Saturday, August 20, 2011

Split Second

This is not a poem; it's just the easiest way for me to think tonight.

One car, four young people, two nights ago.
An on-ramp to the interstate. A sharp curve. A heavy foot on the accelerator.
"We're going too fast," a girl in the backseat said.
And then the hatchback, never built for speed, rolled. Rolled so hard and fast that it took down a highway light pole.
Two young men in the front seat, neither wearing a seat belt.
The driver was ejected through the windshield. He lives, paralyzed and still comatose.
The passenger, known for his moves on the football field and his good humor, ends up in the back seat.
Except there is no back seat. There is no car—just a flattened, inverted, compressed mass of mangled metal and glass. He was killed instantly.
A stranger, an angel, appears and calls 911.
Rescue crews arrive.
In what was once the back seat, the girls wore their seat belts. It takes 30 minutes to cut the first girl out of the car. She has a broken tibia and other, hopefully minor, injuries.
It takes more than two hours to extricate my granddaughter. She has two broken legs (femurs), four broken ribs, a shoulder injury, and many cuts and bruises.
An EMT said it was the worst accident he'd ever seen.

All in a split second.
All in a reckless, irreversible, life-altering split second.

When Princess Diana died, someone wrote an essay I wish I'd saved. It was about women in vehicles driven by men, and how we seem to be hard-wired to relinquish control in that situation. It talked about how Diana, one of the most powerful women in the world, sat unbelted in the Mercedes that killed her, and how even though they traveled at seriously excessive speed, she never spoke up, never demanded that the driver slow down, never ordered him to stop. Do we trust men to take care of us? Is that it? Do we see automobiles as male territory, a place for us to recede into the background (literally)?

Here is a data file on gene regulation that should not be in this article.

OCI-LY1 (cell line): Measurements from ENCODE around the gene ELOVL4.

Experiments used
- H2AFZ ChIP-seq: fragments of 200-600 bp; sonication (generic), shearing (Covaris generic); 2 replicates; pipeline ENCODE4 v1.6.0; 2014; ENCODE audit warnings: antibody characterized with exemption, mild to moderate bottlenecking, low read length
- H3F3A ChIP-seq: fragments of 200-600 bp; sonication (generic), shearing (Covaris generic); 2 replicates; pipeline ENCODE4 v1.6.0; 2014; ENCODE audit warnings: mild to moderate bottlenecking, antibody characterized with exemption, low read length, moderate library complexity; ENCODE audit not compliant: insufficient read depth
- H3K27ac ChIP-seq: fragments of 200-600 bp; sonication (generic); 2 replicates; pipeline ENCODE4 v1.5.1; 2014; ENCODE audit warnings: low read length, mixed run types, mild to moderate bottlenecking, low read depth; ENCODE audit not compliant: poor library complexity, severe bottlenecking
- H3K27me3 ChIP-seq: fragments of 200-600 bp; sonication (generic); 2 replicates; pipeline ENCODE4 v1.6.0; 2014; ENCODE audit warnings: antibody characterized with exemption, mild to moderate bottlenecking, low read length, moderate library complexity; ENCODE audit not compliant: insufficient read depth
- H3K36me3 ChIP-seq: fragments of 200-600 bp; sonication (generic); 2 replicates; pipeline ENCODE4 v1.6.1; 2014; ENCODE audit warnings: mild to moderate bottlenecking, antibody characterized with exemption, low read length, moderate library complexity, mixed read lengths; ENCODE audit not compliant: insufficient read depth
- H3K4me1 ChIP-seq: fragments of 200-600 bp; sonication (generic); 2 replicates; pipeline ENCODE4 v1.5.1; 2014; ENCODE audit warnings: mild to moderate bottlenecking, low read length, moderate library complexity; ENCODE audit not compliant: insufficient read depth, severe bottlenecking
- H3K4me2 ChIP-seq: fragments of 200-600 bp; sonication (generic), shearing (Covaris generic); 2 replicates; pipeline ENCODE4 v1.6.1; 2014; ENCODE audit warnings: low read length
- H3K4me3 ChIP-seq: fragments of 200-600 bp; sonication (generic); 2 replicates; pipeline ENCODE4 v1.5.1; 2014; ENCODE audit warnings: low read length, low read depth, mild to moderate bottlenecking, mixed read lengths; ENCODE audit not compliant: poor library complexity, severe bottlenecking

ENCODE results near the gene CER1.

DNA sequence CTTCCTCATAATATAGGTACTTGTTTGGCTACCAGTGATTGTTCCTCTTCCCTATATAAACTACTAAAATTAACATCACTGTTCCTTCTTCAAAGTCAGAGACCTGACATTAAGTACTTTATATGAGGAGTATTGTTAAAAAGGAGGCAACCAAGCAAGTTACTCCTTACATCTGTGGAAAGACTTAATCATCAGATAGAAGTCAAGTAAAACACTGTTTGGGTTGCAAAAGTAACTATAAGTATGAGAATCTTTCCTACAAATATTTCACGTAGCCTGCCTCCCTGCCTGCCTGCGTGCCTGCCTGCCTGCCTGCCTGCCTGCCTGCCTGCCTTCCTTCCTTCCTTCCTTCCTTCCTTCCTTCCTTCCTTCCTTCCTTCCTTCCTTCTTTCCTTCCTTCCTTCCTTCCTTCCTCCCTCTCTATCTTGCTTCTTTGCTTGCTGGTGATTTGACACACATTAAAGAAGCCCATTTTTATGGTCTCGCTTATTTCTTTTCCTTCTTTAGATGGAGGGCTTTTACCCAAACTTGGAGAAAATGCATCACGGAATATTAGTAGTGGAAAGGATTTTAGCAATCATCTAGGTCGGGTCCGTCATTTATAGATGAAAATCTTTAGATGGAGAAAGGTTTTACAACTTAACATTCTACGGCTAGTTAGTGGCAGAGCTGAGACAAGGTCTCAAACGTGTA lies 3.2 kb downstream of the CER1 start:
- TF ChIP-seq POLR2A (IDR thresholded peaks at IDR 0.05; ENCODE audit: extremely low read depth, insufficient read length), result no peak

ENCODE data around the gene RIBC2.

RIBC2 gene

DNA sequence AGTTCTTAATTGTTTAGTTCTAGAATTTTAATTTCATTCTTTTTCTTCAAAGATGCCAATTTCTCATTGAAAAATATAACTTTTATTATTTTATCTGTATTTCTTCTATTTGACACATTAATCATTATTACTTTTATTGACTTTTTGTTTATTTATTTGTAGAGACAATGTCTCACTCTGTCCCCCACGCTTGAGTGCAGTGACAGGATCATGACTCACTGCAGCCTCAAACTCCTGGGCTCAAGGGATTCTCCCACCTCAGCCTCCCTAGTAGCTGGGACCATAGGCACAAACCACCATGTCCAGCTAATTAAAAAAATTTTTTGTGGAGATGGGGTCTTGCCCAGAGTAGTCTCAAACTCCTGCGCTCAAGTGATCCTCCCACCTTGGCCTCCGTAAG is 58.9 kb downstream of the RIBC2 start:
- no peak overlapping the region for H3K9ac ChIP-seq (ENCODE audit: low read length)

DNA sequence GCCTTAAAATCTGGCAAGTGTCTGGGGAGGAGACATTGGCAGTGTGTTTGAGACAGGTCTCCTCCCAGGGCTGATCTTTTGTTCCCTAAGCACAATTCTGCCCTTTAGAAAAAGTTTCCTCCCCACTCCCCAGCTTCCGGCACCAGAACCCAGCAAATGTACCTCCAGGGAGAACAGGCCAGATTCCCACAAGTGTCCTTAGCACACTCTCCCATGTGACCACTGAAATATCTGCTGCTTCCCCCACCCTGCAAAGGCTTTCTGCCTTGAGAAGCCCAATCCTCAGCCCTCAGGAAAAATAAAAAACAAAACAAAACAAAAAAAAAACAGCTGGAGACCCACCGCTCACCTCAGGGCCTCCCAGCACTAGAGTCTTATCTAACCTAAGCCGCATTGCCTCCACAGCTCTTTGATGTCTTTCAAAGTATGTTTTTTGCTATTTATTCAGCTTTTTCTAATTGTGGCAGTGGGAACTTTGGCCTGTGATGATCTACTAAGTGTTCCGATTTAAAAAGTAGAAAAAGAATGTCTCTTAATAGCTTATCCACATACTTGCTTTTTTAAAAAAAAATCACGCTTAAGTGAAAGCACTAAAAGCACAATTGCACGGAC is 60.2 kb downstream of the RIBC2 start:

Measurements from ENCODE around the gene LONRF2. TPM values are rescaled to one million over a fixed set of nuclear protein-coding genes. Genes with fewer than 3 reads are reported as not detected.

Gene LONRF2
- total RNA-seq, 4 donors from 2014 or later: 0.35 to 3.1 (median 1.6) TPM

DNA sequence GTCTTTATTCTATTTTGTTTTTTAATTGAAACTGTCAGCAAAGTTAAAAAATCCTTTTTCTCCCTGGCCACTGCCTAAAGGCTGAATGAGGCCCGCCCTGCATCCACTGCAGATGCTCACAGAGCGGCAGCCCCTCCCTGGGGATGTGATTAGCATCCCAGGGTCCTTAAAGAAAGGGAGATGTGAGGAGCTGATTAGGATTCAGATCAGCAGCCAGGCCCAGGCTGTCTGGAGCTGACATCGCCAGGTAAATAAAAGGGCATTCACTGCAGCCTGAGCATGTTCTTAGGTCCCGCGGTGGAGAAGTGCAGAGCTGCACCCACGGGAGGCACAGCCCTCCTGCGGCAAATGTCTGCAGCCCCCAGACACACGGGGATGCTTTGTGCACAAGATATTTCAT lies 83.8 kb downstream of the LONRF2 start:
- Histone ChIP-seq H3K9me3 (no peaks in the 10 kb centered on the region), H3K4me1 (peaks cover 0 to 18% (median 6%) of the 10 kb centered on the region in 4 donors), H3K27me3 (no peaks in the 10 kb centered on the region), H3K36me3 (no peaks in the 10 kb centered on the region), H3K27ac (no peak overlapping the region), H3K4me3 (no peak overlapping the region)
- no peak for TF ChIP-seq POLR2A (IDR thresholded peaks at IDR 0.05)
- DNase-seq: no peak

I can remember feeling that way. I can remember being incapable of speaking up, of criticizing the driver, of not wanting to risk......I don't know what I thought I risked, or why I didn't know what I risked by remaining silent. But that was a long time ago.

Wednesday, August 17, 2011

Miss Margaret Cobb


If you're on Facebook with me, you know that most mornings I post one of my dad's photos from the 1940s. Some of them were taken at various work-related functions. Today I scanned one of his negatives and and found a picture of Miss Cobb, the geologist who was so kind to me after my mother died (I was nine). She's the woman on the left, in sensible shoes. No fancy hair, no glamour, but a highly educated woman of great warmth.

I wrote about Miss Cobb here. I don't ever remember seeing a picture of her. When I saw this one today, I instantly remembered the softness of her hands and the softness of her voice.

Sunday, August 07, 2011

Versed (midazolam): Avoid This Drug!

I was first given Versed (Ver sed') years ago in New York, for an extremely painful GYN procedure for which the physician needed me to be awake. Versed doesn't relieve pain; it erases the memory of pain. I awoke to find my shins scraped and bleeding. I asked the doctor about it, and he said, "That's from when you tried to get away." I was left with nightmares in which I screamed curses. Versed erases the memory of pain, but only on a superficial level.